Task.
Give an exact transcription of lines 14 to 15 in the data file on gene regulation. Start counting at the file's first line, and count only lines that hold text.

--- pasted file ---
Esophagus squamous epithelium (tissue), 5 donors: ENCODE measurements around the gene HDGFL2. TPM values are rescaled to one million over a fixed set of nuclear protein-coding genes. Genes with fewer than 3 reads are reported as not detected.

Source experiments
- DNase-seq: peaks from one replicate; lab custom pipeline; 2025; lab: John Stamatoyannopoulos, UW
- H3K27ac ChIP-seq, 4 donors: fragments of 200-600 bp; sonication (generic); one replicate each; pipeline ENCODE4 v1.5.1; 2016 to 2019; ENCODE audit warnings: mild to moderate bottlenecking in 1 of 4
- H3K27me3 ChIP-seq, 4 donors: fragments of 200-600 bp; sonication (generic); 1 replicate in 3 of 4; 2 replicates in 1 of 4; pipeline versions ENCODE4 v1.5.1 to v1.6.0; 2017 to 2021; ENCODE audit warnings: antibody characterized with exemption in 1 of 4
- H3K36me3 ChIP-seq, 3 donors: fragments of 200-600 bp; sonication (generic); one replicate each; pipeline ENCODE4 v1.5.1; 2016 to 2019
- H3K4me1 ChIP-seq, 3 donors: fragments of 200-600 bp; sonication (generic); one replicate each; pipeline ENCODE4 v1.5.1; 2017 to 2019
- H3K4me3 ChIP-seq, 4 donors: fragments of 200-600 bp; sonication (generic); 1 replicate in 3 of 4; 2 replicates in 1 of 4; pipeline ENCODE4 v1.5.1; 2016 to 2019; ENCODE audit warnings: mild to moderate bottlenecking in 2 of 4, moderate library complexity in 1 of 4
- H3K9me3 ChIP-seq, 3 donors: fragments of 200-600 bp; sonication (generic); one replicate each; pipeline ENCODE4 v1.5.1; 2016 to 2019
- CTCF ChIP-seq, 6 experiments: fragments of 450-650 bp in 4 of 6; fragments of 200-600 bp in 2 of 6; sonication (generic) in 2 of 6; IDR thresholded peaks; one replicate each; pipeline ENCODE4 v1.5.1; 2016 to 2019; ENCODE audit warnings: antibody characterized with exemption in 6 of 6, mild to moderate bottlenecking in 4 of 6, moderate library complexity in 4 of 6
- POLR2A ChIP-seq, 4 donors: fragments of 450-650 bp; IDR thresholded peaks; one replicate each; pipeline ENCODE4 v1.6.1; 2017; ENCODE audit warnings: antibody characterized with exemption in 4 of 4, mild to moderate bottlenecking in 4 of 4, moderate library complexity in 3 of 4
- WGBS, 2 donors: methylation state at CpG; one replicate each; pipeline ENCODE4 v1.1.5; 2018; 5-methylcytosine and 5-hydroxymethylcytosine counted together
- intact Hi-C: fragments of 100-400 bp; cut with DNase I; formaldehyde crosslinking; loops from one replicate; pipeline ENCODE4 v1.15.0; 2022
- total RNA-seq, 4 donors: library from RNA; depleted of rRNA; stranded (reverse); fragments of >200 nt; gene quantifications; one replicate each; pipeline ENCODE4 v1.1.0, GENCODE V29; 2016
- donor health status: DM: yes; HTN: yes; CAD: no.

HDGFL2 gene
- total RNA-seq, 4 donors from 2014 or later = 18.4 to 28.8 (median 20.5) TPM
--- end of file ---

- total RNA-seq, 4 donors: library from RNA; depleted of rRNA; stranded (reverse); fragments of >200 nt; gene quantifications; one replicate each; pipeline ENCODE4 v1.1.0, GENCODE V29; 2016
- donor health status: DM: yes; HTN: yes; CAD: no.